Besides the padres, there were the nursing sisters. Flynn's strategy in establishing nursing hostels and associated patrols, was to choose a "port", either inland or on the sea, to serve the surrounding area. He then ensured that the need was confirmed and supported by the local people, who were encouraged to "take over the entire management wherever they desired and when they were able to bear the burden".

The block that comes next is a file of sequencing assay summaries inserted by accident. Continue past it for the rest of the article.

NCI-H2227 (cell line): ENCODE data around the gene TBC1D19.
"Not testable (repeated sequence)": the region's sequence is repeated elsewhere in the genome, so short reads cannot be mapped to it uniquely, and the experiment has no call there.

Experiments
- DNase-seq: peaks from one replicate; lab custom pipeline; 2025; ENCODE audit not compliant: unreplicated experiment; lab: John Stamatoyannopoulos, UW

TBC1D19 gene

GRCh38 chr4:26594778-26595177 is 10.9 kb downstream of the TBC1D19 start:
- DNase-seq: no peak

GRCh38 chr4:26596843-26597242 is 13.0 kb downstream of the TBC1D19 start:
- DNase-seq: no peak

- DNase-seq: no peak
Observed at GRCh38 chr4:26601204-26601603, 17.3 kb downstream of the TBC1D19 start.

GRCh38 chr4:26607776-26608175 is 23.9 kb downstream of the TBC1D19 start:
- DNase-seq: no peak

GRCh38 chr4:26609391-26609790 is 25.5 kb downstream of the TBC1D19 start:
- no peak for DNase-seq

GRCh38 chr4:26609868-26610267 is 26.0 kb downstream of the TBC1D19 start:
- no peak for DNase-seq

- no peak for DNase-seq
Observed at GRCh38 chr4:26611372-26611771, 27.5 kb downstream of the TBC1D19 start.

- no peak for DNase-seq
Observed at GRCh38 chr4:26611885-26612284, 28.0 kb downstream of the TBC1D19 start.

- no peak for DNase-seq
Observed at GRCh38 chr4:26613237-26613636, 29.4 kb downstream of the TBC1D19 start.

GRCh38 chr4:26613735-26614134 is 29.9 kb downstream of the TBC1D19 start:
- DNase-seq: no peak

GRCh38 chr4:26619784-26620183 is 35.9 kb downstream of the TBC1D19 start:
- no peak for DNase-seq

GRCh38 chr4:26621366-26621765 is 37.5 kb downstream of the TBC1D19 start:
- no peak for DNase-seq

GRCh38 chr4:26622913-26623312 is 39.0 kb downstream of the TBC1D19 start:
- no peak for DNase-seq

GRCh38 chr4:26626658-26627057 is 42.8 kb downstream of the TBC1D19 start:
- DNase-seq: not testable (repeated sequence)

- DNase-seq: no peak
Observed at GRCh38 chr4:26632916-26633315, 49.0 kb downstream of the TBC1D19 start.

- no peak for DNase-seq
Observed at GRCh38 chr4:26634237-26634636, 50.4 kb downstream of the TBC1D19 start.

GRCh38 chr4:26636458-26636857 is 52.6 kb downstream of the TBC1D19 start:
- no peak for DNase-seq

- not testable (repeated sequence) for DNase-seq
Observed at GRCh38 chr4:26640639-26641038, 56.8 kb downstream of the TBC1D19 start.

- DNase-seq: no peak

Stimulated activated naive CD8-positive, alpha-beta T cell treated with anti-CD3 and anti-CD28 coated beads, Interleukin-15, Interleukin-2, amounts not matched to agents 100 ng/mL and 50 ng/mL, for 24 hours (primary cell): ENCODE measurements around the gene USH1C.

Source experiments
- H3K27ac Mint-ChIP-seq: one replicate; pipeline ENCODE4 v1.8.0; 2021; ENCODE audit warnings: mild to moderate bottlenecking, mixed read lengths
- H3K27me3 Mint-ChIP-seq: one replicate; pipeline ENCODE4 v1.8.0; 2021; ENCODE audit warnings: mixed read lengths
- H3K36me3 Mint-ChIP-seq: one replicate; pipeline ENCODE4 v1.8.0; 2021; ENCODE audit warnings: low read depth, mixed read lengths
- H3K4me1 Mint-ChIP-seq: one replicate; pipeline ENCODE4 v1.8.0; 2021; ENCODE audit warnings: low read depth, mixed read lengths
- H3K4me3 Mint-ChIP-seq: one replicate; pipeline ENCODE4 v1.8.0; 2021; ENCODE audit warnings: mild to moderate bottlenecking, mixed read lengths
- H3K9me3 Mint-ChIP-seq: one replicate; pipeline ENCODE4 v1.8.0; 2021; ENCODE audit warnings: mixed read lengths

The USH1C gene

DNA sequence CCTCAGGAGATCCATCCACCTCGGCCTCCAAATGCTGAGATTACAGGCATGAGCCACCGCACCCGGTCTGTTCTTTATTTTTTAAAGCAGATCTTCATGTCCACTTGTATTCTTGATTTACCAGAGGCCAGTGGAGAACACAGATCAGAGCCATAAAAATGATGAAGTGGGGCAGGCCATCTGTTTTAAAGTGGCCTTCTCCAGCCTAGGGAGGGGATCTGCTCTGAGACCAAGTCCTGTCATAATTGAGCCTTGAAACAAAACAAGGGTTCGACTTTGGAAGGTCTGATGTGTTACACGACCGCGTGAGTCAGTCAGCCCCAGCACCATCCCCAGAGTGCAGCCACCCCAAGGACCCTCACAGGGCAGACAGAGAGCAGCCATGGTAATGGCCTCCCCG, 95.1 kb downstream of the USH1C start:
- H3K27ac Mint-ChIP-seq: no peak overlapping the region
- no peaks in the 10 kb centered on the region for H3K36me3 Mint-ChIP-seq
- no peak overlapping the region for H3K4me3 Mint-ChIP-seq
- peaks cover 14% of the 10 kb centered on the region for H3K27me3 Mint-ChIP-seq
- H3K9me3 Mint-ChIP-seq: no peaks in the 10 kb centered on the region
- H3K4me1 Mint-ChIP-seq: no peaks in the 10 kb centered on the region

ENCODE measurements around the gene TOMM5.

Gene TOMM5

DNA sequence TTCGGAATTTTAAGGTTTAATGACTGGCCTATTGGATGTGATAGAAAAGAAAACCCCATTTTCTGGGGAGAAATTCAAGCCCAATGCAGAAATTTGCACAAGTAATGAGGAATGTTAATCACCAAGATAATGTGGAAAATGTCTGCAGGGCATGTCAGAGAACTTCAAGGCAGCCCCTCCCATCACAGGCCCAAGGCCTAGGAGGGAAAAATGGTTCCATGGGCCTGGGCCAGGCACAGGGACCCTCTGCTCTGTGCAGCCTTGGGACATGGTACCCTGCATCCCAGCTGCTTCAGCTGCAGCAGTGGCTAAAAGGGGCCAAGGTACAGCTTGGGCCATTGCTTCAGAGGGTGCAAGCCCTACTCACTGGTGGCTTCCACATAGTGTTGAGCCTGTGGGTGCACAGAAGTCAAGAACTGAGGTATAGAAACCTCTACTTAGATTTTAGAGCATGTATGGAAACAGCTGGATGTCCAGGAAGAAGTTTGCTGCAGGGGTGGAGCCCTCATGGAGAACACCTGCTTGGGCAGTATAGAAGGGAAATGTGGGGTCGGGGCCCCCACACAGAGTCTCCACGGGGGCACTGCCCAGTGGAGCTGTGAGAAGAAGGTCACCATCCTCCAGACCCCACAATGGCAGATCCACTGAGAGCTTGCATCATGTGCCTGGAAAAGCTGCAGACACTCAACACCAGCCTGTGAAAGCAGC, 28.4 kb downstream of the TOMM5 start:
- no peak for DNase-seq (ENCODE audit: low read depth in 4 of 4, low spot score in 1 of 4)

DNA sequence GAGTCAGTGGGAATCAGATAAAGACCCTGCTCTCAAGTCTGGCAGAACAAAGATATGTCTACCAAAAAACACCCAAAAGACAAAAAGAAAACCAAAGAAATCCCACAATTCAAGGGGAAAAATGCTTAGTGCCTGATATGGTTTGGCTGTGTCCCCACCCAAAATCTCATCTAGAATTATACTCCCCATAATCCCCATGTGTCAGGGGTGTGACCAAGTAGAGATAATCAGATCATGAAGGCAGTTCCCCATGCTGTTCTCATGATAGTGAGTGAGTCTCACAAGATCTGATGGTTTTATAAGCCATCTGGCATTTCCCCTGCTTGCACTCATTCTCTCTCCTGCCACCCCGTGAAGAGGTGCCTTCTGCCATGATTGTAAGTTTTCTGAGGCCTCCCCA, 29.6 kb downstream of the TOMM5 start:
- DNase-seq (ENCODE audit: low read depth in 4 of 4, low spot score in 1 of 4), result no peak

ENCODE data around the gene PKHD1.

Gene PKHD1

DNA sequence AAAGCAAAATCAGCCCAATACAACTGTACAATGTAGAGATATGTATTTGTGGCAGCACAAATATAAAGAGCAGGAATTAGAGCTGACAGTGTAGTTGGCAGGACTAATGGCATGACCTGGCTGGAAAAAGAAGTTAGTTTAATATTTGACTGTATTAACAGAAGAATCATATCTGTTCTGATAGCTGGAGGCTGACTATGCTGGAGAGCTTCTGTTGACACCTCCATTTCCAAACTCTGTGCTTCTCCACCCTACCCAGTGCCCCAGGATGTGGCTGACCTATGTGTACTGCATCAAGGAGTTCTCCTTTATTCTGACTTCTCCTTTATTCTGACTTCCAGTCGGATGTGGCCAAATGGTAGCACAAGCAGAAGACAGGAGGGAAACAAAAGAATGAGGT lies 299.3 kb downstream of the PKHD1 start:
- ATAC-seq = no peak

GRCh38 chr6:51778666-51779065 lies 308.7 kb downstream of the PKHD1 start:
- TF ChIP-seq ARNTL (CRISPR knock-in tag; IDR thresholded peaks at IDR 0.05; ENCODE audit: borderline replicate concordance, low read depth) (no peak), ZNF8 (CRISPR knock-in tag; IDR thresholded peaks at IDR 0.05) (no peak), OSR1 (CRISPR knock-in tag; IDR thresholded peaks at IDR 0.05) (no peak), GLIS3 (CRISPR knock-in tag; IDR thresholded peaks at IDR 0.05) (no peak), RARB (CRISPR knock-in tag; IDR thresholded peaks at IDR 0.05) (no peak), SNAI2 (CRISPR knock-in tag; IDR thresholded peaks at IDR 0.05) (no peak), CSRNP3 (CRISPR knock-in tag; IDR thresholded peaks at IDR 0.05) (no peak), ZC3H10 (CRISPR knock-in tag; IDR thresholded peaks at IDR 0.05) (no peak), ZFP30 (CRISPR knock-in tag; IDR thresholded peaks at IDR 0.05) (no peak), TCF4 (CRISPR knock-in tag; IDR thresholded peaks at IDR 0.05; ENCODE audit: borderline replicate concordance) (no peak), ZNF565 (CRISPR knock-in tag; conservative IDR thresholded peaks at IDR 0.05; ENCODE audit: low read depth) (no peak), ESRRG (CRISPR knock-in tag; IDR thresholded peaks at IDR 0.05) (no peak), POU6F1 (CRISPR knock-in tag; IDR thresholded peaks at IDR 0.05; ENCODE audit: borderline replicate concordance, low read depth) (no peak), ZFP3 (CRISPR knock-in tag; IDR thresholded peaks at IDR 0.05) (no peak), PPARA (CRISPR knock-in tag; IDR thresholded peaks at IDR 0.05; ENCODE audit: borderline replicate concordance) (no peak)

The urgent need for hospitals became evident in a tragic incident that shocked the nation. In 1918, stockman Jimmy Darcy of Ruby Plains was injured when he was thrown from a horse. His mates, who found him three hours later, put him in a buggy and drove him an agonising 47 miles to Hall's Creek, a journey which took 12 hours. F. W. Tuckett, the Hall's Creek postmaster, who was the only person with a smattering of medical knowledge, realised the man was very ill, so he telegraphed Drs Wyndham and Derby, 250 and 450 miles away respectively, but both doctors were on vacation. Next, he telegraphed his former first aid lecturer, Dr J. Holland in Perth, over 1250 miles away. Using morse code, Tuckett described the stockman's symptoms and the doctor punched the diagnosis "ruptured bladder", followed by "you must operate at once". Reluctantly, Tuckett strapped Darcy to a kitchen table in the post office, and using a penknife, razor blade, and Condy's Crystals (there were no anaesthetics), he operated, following the doctor's directions. The operation took seven hours, but complications set in and within a day, two more operations were necessary. However, Darcy's condition continued to deteriorate, so Dr Holland set out from Perth on a cattle boat to Derby. The trip took six days; the remaining 400 miles were covered by a T-model Ford, a horse-drawn sulky, and on foot. When at last Dr Holland arrived at the Hall's Creek telegraph office, he found that Darcy had died the day before.